Reform of the justice sector and promotion of accountability for human rights abuses remain major challenges. For this reason the United States continues to support the establishment of mobile courts to bring essential judicial services to remote areas of the provinces of Katanga, Maniema, South Kivu, and Bandundu. U.S. programs continue to promote judicial independence and accountability by helping the High Council of Magistrates adopt and implement its internal operating procedures and organizational structures, as well as appropriate disciplinary procedures for sitting judges. Assistance also supports the drafting and adoption of a magistrates' code of ethics and ethics training. To strengthen civil society and further support the establishment of the rule of law, the U.S. Government trained local associations in court monitoring and human rights and facilitated dialogue between the judiciary and public stakeholders to increase understanding of the justice process and to introduce new reforms. To complement these efforts, the U.S. Government will increase our broad-based media programs this year to improve the quality of journalism, strengthen the institutional capacity and financial viability of select media outlets, and increase the flow of information on key policy areas.
The U.S provides training to security force unit commanders on rule of law in a disciplined military including command responsibility for prevention of human rights violations, sexual and gender-based violence (SGBV), international humanitarian law and ethics. In cooperation with military magistrates, the U.S. has compiled and printed a book of international humanitarian and human rights laws for distribution to military officers attending these trainings.
Recognizing the difficulties faced by human rights defenders, the U.S. continues to explore ways to provide urgent assistance to defenders who are under threat, including by providing legal assistance to journalists or NGO activists who may have been arrested arbitrarily for politically motivated reasons, or by providing security measures to defenders receiving death threats.
The U.S. diplomatic presence in North Kivu Province, in addition to several high-level visits to the region by senior U.S. diplomats including the Secretary of State, facilitated increased monitoring of the human rights situation in the country. Following the Secretary's visit, five U.S. Government interagency teams assessed anticorruption efforts, food security, economic governance, sexual and gender-based violence, and security sector reform and provided recommendations to the government. In addition, the U.S Government innovation specialists undertook a mission to North Kivu to explore ways in which new technologies could be leveraged to fight impunity, prevent sexual and SGBV, and increase transparency in the mineral trade.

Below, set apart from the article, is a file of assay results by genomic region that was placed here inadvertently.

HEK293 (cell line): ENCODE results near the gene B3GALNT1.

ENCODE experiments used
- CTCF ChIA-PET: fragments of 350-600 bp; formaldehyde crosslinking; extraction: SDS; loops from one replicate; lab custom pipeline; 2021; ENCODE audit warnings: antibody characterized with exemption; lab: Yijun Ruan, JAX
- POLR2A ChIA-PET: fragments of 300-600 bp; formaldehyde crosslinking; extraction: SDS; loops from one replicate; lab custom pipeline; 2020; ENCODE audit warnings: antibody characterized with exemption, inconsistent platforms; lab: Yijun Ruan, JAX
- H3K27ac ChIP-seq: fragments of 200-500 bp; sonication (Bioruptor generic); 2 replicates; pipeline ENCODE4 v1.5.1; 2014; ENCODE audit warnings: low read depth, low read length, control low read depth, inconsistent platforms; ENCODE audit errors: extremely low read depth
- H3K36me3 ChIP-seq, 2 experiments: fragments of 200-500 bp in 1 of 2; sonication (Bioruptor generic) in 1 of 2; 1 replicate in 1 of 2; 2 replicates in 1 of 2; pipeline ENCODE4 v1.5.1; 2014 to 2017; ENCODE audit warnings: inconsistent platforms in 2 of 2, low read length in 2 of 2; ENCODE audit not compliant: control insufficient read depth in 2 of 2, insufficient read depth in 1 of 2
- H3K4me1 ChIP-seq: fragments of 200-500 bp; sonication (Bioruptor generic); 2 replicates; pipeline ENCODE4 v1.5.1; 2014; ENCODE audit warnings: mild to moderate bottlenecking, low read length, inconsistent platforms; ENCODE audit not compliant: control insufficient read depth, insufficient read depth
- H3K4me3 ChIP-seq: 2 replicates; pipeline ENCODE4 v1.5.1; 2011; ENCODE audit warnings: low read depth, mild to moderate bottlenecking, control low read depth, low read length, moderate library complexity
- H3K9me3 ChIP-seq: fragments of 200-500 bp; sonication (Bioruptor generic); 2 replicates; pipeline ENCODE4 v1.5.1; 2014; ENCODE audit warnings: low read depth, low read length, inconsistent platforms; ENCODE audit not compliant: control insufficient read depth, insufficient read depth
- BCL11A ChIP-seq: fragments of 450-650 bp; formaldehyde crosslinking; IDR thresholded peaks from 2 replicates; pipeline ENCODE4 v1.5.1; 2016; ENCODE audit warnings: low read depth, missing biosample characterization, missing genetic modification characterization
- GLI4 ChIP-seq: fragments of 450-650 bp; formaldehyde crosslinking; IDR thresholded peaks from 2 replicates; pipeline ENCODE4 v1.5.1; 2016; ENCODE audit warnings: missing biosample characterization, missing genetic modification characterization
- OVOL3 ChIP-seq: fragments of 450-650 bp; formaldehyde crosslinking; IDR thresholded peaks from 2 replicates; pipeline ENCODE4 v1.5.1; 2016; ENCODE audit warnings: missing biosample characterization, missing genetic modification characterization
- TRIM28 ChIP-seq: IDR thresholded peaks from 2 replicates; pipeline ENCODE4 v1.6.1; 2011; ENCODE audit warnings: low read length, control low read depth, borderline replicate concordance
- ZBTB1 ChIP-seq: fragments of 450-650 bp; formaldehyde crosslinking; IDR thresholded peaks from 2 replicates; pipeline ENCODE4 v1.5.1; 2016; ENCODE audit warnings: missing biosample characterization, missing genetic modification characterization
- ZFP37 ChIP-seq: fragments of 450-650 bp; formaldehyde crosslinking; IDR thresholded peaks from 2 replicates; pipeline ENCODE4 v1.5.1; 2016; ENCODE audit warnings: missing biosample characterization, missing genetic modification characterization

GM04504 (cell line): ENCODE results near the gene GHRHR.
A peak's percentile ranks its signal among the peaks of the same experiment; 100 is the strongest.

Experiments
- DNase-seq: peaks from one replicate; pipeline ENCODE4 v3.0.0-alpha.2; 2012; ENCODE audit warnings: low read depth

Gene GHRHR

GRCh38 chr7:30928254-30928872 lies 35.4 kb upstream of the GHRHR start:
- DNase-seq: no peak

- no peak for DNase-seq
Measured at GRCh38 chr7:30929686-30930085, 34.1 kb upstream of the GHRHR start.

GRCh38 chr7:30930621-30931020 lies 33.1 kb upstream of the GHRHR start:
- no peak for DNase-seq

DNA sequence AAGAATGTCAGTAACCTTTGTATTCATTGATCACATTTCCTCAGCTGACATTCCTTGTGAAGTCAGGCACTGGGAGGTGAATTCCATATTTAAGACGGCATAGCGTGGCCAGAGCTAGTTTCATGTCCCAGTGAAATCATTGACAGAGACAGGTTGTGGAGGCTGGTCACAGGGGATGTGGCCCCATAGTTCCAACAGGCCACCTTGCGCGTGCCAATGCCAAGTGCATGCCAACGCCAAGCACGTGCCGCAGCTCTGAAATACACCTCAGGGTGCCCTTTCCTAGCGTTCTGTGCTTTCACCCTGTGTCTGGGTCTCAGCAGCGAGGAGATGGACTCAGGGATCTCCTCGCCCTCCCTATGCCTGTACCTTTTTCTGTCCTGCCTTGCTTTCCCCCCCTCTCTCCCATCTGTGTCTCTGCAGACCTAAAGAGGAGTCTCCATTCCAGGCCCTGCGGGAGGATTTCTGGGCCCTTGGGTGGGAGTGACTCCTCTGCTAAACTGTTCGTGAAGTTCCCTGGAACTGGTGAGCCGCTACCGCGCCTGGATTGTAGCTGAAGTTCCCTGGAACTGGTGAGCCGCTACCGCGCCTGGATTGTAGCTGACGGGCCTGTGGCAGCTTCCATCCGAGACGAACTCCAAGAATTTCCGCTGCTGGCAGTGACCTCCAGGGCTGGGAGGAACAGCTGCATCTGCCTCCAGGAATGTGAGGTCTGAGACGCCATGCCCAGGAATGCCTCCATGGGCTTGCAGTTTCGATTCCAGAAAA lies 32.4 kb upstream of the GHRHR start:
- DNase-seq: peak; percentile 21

The U.S. Government trained local government officials in North Kivu and Maniema on good governance principles and their role in decentralization, including the officials' obligations to constituencies, resource management, and public spending. Another U.S.-funded program utilized community-based radio theater to mediate conflict and encourage dialogue in vulnerable communities in the DRC's eastern provinces. Assistance from the United States strengthened the capacity of civil society organizations in South Kivu to raise awareness of the SGBV law, identify issues related to its application, and encourage increased use of the justice system to combat SGBV. U.S. funding continued to provide care for victims of SGBV. For example a U.S.-funded local NGO in Orientale Province provides victims transport to a medical center, physical and psychological aid services, and legal assistance. In North Kivu Province, U.S. funding provides free legal assistance and psychological counseling to victims of sex crimes and trains justice sector professionals in applying the SGBV law, which directly has resulted in dozens of rape convictions and many more cases that were still under consideration. In addition a new program develops the capacity of justice sector actors and local community leaders to employ forensics techniques to preserve evidence and conduct investigations of mass violence and SGBV in North Kivu. The United States continues to fund a program to prevent the worst forms of child labor and to reintegrate war-affected children, including child soldiers.
The U.S. plans to increase efforts to foster transparency in the mineral trade in the eastern provinces, in part by building the capacity of government regulatory agencies and civil society to ensure that the mineral trade is not supporting illicit activities and human rights abuses by armed groups or certain military units.